There’s a provision tucked into a recently proposed federal rule that could effectively destroy the Affordable Care Act-created health insurance marketplaces for small businesses, called the “SHOPs”. The SHOPs have been the forgotten stepchild of the ACA; media and policy attention has primarily focused on the rocky roll out of the individual marketplaces, the huge expansion in coverage, and recent trends in premiums and insurer participation. The fact that the SHOPs are dying a slow death has attracted little notice. The final nail in the coffin may be in this draft federal rule.
Remind me – What are the SHOPs again?
Congress created the Small Business Health Options Program (hence, SHOP) in the ACA as markets for small businesses to shop for health insurance. In an attempt to respond to small business owners’ inability to give employees a choice of plans, SHOPs must provide an “employee choice” option whereby employers can set a contribution level and let each employee select his or her preferred option from a range of plans. In addition, small employers eligible for the ACA’s small business premium tax credit must enroll through the SHOP in order to access it.
What is the status of SHOPs today?
The SHOPs, both state- and federally run, have had a rocky roll out. Most were not online in the first year, and even in 2016 five states still do not offer an online portal. Enrollment has generally been low. In the state-run SHOPs enrollment is a small fraction of total small group market enrollment. Federal officials have not released state-specific data, but there’s no reason to believe their enrollment is any more robust than in the state-run SHOPs. Some state officials have questioned whether the costs of running the SHOP outweigh the benefits it provides to employers.
What are the feds doing about the SHOPs?
In their proposed rule, the feds appear ready to wash their hands of the program. To kill it outright would take an act of Congress – running a SHOP in every state is a requirement of the ACA. But the proposed rule effectively guts the SHOPs by rescinding an earlier requirement that major insurers participate. Specifically, if an insurer has at least 20 percent of the small group market within a state, the FFM will only certify them for participation in the individual market if they also agree to participate in the SHOP. This so-called “tying” requirement has primarily affected Blue Cross Blue Shield plans, which have long dominated the small group market in many states. As a result, in a number of FFM-SHOPs, Blue Cross Blue Shield is the only insurer participating.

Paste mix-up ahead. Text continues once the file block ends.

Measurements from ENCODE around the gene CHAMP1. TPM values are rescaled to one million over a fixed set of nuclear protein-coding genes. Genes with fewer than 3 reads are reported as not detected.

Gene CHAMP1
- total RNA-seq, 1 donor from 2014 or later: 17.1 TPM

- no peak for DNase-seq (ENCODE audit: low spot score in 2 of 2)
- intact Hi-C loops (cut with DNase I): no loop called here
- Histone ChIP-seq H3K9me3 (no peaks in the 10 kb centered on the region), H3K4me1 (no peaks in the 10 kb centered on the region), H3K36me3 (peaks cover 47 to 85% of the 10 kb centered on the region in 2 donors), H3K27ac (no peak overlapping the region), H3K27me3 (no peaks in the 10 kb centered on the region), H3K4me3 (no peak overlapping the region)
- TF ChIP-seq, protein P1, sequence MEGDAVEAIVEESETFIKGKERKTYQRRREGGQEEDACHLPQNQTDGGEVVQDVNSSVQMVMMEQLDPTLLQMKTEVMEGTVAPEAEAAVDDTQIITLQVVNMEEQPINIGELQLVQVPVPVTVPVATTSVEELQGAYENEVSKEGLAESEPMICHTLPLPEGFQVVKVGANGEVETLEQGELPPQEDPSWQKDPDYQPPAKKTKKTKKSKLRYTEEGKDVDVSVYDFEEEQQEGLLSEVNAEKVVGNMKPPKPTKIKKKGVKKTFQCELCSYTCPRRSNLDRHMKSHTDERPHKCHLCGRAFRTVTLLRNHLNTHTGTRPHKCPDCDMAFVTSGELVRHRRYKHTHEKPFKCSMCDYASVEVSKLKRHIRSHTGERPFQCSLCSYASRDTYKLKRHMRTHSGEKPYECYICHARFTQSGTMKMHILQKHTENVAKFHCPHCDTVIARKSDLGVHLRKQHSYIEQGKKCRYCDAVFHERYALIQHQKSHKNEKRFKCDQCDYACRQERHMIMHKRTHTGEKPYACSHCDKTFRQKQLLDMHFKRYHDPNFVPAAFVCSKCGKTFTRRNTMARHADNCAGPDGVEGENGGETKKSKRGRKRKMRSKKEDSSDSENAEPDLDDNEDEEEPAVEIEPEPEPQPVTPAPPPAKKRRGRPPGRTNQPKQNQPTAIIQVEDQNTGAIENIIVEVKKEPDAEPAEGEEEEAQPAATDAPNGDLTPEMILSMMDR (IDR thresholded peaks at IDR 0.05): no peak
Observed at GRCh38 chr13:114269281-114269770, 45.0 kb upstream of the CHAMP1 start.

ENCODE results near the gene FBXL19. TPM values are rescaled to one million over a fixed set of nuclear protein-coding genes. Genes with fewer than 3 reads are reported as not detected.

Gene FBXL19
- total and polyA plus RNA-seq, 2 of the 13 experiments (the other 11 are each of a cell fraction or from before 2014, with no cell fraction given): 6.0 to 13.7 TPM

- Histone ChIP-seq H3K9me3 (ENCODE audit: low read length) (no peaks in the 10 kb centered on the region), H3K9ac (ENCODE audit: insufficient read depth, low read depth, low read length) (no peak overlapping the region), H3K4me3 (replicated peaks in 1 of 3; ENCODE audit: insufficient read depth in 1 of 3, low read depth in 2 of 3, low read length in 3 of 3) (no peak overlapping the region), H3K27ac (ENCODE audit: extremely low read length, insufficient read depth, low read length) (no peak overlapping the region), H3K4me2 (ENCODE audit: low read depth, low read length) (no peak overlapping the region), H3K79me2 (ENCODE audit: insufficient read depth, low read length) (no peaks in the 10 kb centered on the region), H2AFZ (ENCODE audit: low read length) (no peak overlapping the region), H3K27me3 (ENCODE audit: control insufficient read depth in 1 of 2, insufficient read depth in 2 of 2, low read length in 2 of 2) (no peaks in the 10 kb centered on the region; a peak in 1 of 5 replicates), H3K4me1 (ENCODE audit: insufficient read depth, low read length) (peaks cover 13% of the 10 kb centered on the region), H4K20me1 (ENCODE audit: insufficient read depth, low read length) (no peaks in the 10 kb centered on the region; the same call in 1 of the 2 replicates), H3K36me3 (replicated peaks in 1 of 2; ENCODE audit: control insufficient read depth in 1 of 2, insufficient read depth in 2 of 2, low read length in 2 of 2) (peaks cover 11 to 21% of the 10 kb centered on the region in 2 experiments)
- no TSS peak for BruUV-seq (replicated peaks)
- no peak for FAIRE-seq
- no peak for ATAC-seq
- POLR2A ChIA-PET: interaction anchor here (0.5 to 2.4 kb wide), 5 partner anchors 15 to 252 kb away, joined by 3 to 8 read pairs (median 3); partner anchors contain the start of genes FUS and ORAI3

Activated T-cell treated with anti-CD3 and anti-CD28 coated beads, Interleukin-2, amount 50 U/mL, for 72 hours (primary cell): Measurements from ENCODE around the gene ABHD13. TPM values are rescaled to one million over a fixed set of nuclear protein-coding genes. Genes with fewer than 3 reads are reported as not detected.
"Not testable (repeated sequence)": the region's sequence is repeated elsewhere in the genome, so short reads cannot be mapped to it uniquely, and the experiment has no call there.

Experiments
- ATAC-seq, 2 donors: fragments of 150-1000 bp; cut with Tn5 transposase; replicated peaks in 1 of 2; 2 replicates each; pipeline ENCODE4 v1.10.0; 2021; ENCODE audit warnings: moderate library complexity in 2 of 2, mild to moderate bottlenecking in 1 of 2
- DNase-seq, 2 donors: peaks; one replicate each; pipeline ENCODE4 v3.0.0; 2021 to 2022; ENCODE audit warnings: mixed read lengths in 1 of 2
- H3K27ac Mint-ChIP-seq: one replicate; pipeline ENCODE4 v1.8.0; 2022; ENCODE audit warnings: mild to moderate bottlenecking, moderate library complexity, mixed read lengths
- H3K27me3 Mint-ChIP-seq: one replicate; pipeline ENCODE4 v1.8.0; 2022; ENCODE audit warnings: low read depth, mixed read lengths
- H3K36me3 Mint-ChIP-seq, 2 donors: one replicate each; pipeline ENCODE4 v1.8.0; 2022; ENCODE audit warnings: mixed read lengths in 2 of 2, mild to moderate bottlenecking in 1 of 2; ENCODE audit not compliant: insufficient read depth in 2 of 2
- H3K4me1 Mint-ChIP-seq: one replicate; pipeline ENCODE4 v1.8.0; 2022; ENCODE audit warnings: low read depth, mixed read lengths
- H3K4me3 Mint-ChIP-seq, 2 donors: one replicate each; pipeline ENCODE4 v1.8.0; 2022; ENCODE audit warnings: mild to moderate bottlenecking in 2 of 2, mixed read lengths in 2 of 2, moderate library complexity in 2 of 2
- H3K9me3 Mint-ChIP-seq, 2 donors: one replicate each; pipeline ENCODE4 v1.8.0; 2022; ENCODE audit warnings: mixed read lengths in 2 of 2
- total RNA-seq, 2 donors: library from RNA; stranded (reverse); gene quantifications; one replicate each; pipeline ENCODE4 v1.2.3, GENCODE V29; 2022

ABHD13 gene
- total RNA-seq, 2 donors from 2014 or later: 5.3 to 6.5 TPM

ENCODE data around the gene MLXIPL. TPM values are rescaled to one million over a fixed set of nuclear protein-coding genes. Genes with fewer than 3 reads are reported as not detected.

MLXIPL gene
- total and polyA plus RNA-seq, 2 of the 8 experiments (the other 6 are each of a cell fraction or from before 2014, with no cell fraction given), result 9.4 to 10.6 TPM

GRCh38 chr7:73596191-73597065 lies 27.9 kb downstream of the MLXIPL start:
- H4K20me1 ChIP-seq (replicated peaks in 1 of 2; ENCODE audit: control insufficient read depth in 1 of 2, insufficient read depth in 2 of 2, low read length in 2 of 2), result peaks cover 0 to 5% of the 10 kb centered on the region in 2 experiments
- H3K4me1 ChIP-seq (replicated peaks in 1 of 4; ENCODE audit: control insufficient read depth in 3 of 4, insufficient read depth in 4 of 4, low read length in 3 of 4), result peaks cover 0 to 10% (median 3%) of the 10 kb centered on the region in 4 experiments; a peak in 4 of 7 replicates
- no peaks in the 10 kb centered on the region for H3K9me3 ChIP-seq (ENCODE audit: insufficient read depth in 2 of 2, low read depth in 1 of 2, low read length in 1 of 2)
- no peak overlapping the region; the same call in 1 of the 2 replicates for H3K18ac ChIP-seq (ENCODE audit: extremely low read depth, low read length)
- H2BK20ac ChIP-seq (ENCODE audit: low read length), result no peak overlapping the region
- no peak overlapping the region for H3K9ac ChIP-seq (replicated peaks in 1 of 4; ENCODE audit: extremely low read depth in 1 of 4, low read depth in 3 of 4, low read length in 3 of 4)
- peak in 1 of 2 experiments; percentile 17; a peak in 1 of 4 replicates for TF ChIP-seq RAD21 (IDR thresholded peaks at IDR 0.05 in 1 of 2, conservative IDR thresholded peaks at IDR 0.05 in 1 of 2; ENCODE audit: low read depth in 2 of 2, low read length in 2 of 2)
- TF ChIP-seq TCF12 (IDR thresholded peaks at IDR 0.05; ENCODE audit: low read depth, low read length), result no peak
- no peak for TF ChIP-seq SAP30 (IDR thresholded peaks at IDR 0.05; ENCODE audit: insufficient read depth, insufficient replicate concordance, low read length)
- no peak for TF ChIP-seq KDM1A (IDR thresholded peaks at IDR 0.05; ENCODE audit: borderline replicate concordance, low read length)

For 2018, the Obama administration is considering eliminating this requirement, largely because of concerns that it is discouraging insurers from participating in the individual marketplaces. It is likely that many insurers are only participating in the SHOP because of the tying requirement; in its absence some FFM-SHOPs may lose all participating insurers. Without enrollment data for the FFM-SHOPs it is hard to know how many employers would either lose their SHOP plan or ability to access the small business premium tax credits (the latter being of somewhat limited value; it is only available for two consecutive tax years and many employers have found the application process more trouble than it is worth).
The administration’s proposal is not yet final, but my crystal ball tells me the tying requirement will be gone in 2018. And in many states, the SHOPs will go with it.